- Sections of non-Yadav OBC’s seem to have been consolidated in favour of the BJP. However, large sections like Jats in west UP and Nishads in east UP have broken away, in favour of the Rashtriya Lok Dal and the Nishad party respectively.
- Attempts at polarising the election towards the last couple of phases seem to have had a limited impact in favour of the BJP. My hunch is that it’s only helped consolidate the traditional ‘upper’ caste in their favour, and that too not on all seats.
- The SP-Congress alliance lost steam as the election progressed. While Akhilesh managed to revive his sinking image after the entire family feud, he could not convert that image into a wave.
- Akhilesh does seem to have consolidated his traditional Yadav vote, but the moot question is, was he successful in building a Yadav-Muslim alliance like the SP has done successfully in the past? Infighting, especially post the family feud, seems to have adversely affected the party. The party seems to be performing badly even in traditional strongholds like Azamgarh, Etawah and Mainpuri because of the family feud. Both the BSP and BJP seem to have made substantial gains in these districts at SP’s cost.
- Moreover, with the BSP making a strong bid for Muslim votes, along with smaller parties like the All India Majlis-e-Ittehad-ul Muslimeen (contesting on 38 seats) and the Peace Party also in the fray, the Muslim vote might get further splintered. Even Azam Khan, the SP’s most prominent Muslim face, seems to be on shaky ground on his Rampur seat where Tanveer Khan from BSP is giving him a very tough fight. His desperation became much too apparent when, in a rally at Faizabad, he went as far as urging Muslims to vote BJP instead of BSP.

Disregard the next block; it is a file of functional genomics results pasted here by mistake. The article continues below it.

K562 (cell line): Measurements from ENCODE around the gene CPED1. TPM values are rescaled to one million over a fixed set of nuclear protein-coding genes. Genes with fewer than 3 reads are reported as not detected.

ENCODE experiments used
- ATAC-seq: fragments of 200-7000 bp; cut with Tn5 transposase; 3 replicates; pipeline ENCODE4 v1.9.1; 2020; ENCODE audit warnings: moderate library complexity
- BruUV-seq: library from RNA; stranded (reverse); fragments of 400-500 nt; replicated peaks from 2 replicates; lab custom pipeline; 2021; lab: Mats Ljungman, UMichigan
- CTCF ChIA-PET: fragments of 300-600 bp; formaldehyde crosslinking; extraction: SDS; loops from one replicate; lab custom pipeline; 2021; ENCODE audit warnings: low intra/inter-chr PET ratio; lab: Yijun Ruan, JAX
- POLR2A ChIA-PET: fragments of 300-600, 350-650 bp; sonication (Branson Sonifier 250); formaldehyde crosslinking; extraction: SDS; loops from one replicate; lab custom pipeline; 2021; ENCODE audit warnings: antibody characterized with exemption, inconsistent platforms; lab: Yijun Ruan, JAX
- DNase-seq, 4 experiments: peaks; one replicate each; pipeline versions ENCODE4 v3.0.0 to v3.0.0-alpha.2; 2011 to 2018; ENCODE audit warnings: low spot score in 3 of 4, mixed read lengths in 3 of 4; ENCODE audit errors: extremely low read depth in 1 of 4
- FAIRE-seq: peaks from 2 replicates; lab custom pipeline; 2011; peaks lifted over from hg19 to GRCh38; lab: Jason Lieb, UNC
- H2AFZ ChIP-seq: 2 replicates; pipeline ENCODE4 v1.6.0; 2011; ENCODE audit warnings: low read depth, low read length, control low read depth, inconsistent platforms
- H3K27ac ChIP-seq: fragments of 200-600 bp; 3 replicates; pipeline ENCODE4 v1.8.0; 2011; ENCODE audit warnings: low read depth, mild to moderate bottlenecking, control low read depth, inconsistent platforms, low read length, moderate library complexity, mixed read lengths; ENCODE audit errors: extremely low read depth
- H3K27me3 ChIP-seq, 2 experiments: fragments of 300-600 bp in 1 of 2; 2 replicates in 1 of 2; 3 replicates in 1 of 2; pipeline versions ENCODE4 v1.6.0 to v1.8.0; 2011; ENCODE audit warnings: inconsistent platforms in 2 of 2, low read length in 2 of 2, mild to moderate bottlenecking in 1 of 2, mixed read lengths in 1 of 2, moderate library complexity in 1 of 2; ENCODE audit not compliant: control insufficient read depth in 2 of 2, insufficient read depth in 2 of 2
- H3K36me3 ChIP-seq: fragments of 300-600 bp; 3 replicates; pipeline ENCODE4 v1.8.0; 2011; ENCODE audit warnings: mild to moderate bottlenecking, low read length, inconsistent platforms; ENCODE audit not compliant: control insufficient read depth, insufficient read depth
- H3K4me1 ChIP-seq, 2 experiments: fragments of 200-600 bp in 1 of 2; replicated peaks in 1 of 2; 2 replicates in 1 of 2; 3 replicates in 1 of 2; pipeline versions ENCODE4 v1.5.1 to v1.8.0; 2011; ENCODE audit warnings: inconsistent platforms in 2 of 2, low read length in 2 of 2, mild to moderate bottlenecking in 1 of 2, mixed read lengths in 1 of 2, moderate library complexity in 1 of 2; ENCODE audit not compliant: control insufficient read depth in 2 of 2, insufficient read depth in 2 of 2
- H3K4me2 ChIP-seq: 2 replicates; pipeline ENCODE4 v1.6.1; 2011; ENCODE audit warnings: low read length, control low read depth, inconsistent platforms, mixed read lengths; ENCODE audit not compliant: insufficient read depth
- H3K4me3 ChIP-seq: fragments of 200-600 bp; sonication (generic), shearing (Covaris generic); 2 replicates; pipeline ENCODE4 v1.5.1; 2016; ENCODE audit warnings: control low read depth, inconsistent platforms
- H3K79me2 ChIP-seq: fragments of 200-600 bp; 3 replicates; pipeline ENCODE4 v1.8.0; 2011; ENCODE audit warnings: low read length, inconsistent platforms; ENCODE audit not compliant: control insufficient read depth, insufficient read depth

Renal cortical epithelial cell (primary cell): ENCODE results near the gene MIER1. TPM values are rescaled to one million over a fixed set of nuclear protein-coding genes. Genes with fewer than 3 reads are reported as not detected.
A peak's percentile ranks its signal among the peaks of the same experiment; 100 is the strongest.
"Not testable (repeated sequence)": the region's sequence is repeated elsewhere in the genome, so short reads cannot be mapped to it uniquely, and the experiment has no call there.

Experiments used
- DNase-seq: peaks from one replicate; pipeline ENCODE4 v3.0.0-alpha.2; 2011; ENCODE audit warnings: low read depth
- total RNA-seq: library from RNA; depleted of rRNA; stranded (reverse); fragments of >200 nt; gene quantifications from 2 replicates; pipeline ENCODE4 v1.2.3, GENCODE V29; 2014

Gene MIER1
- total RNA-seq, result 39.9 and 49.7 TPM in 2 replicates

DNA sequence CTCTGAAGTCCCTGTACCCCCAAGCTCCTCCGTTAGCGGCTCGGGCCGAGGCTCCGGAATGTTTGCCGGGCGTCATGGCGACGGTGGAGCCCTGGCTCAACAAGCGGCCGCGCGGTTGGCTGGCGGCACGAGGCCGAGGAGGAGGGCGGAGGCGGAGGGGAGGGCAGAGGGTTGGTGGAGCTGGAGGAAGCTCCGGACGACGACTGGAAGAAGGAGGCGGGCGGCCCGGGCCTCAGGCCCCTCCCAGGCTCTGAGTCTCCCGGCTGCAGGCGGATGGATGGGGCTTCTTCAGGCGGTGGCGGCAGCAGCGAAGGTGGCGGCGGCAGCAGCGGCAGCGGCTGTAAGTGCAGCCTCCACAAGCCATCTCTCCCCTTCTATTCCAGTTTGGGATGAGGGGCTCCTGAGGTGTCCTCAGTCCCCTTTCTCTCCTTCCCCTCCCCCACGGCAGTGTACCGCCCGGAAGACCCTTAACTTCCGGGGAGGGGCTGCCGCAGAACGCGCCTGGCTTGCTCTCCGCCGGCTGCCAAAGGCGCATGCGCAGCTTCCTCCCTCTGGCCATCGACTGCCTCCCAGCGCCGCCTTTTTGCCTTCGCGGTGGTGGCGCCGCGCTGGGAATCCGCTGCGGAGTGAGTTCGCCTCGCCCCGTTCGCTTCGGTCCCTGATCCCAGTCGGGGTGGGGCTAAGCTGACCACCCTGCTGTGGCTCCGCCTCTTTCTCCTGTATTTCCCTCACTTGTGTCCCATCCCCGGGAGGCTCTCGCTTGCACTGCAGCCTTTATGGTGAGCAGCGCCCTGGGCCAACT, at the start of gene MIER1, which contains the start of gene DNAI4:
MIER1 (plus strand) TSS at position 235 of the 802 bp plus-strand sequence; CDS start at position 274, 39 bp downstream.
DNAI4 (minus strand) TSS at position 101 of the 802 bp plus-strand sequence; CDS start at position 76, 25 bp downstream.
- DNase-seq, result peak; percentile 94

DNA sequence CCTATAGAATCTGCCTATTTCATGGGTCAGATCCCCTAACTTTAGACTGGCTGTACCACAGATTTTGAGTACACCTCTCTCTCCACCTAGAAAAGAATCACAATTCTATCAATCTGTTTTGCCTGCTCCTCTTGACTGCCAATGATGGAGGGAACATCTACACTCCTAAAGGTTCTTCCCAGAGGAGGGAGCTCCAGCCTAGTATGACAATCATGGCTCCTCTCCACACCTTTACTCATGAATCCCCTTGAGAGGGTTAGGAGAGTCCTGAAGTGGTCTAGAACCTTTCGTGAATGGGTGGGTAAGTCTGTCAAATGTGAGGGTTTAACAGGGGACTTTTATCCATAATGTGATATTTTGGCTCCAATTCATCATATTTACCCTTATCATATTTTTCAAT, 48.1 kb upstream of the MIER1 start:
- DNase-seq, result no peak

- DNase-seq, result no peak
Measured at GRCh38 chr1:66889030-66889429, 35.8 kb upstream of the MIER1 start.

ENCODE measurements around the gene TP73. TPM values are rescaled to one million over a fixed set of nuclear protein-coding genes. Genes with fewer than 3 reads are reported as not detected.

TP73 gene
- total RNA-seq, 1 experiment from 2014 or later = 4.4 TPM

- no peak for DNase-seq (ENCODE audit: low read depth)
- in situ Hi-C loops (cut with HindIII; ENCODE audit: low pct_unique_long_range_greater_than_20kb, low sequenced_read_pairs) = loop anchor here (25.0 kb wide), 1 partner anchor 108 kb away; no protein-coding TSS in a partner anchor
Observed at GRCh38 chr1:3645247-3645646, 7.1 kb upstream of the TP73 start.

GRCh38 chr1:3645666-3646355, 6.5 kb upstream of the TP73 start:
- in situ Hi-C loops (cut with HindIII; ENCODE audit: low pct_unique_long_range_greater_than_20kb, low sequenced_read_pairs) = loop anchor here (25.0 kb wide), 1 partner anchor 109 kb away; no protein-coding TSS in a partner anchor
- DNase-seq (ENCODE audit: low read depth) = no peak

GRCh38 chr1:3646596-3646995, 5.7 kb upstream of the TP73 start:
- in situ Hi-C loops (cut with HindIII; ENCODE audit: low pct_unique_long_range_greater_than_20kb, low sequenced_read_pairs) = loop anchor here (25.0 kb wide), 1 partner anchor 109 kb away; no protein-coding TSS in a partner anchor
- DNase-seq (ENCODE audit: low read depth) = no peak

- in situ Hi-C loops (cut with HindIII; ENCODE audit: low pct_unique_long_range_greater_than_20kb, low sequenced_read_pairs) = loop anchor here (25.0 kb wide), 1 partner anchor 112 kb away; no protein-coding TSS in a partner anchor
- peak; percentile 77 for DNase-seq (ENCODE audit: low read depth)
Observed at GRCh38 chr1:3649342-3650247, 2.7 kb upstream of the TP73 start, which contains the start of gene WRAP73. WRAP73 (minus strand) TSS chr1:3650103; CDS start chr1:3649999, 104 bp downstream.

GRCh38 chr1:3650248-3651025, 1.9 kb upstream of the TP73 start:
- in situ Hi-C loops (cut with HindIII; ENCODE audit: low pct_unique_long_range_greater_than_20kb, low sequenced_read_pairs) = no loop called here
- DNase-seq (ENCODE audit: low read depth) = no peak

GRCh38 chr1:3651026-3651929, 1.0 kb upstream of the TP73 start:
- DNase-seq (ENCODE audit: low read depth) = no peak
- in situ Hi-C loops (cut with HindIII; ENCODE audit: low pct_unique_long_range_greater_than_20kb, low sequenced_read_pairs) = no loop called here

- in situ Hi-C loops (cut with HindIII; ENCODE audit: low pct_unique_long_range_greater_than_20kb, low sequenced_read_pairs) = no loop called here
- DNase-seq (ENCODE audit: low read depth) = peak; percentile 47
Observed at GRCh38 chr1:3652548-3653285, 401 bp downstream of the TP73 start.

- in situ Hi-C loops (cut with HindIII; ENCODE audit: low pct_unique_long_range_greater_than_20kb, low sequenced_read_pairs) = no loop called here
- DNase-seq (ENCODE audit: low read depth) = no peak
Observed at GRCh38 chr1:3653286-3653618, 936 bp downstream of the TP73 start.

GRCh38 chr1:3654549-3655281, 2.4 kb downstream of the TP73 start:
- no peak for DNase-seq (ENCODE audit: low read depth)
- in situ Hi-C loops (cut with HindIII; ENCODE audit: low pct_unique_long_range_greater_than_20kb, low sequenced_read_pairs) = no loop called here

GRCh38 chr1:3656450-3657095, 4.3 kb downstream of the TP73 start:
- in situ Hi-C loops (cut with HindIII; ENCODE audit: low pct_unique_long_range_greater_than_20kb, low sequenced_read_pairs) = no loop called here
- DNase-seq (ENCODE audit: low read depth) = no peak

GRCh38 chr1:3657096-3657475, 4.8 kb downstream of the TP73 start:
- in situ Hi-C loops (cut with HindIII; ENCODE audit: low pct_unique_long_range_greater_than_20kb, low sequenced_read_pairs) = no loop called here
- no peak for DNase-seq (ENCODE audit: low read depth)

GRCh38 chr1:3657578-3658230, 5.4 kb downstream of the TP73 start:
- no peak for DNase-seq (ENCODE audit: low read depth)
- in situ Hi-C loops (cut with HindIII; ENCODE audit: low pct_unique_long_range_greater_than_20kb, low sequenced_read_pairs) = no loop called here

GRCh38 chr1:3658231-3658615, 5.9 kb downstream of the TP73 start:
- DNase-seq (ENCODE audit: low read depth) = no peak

- The SP-Congress’s consolidation of non-Yadav OBC’s seems abysmal. This will hurt them in a big way.
- The alliance wasn’t smooth sailing. Some seats rebel candidates of the SP and Congress are fighting against each other.
What is evident is that while the BSP and BJP seem to have been at least partially successful in consolidating beyond their traditional votes (this time, Muslims voting for BSP and MBCs for BJP), the SP-Congress alliance seems to be struggling to have consolidated anyone beyond their traditional Yadav votes.
Based on this, I suspect both BSP and BJP could be hovering around 150 seats (+/- 20). And I suspect the SP-Congress alliance will be confined to 90 seats (+/- 20). However, given how close a competition this is, all three could be stuck somewhere around 100-130 each. I will close by saying that the first scenario is more likely.
Nakul Singh Sawhney is a filmmaker. He trained at the Film and Television Institute of India, Pune. His films include the critically acclaimed Izzatnagari ki Asabhya Betiyaan, on crimes and killings in the name of honour, and Muzaffarnagar Baqi Hai, on the 2013 Muzaffarnagar communal violence.